What is more frightening than ghosts and goblins during Halloween? For many people who are trying to eat healthier, bags full of little Halloween candy bars brings up a lot of fear. If you are concerned about steering clear of trick-or-treat sweets in the next few weeks, don't worry.
This year try practicing a mindful chocolate meditation. For many people, it is okay to eat chocolate rather than completely avoid it. Not only would eliminating chocolate be no fun, but it also isn't realistic. Diet books want you to believe that you can eradicate chocolate and other treats from your life. Instead, learn to eat candy and other foods you crave in a new mindful way.
Why does slowing down and eating candy mindfully help? For people who eat chocolate, they are often thinking about the next piece of candy before they even finish the one they are enjoying. That is when they go for more. You can eat an entire candy bar and not really taste one bite. Eating chocolate mindfully is intended to help you to really get joy from it and to eat just enough to feel satisfied. This is such a challenge.
Before you get started:
1) Practice mindfully eating chocolate before you have a craving, prior to Halloween and when you are in a good mood. It's like learning how to swim. You don't want to practice swimming during big waves. Get the hang of it when things are calm.
2) Be mindful of how much candy you buy. Buy only exactly what you need or a little less. If you are afraid of running out, you are less likely to overeat it. As we all know, more is not necessarily better. The pleasure can quickly turn to displeasure when you eat too much chocolate.
3) Considering buying yourself an expensive piece of chocolate to eat mindfully and save the cheap version for kids (or if you feel that kids will get more than enough candy, buy stickers or a cool pencil to drop in bags).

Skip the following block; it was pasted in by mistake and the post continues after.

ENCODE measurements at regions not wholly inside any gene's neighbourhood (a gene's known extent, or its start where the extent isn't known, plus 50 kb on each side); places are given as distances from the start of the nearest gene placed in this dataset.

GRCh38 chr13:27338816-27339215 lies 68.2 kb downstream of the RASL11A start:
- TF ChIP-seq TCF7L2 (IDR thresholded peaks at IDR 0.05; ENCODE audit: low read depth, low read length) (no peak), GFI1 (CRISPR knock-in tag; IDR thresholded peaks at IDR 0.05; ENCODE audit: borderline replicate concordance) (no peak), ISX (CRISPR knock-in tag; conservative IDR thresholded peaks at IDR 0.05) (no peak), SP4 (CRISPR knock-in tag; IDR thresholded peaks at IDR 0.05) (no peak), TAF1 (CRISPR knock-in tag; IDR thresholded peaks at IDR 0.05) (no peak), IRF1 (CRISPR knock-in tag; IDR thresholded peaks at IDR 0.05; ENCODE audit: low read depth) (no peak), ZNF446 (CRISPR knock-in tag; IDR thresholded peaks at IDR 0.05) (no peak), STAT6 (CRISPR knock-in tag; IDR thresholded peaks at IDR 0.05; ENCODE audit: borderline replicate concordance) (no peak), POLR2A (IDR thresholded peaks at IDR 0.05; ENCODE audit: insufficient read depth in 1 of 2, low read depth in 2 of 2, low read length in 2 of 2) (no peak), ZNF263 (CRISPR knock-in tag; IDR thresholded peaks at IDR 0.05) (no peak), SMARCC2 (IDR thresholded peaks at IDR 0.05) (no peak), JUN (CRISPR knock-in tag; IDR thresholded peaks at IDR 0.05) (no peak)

4) Timing is everything. Buy trick-or-treat candy as close as you can to the date. Having candy hanging around can be too difficult for people who crave chocolate.
5) Put the candy away. Out of sight, out of mind (for the most part). The harder it is to get to the treats in the back of the closet or up on a high shelf, the better. You are likely to make the effort to get it when you really want it.
Steps to Mindfully Eating Chocolate: Use one chocolate kiss or a mini candy bar.
1. Notice the weight of a piece of chocolate in your hand. Look at it closely.
2. Observe the shape and color. Use at least three words to describe it to yourself.
3. As you unwrap it, listen closely to the crinkle of the foil or paper.
4. Bring the chocolate up to your nose, and inhale deeply. Notice what
thoughts come in your mind as you do this. The smell of chocolate can bring up some powerful feelings and memories. Deeply Inhale.
5. Do any critical thoughts come up like, "I shouldn't eat this"? If so, let the thoughts come and go as if you are letting go of a balloon.
6. Place the chocolate in your mouth. Notice the flavor, richness, and
texture. Pay attention to how the sensations change as it melts and molds to your mouth.
7. Follow the sensations as the chocolate slips down your throat into your stomach.
This is how you can eat chocolate mindfully. Again, it takes practice. Notice how different this is from popping pieces of chocolate mindlessly into your mouth.
When you are less afraid of uncontrollably eating Halloween candy, you'll be able to more fully enjoy the experience and eat just enough to join in the festivities without going overboard.
Eat, Drink & Be MindfulTM
Susan Albers, Psy.D., is a licensed psychologist who specializes in eating issues, weight loss, body image concerns, and mindfulness. Albers conducts mindful eating workshops nationally and internationally. She wrote 50 Ways to Soothe Yourself Without Food, Eating Mindfully, Eat, Drink & Be Mindful: How to End Your Struggle with Mindless Eating and Start Savoring Food with Intention and Joy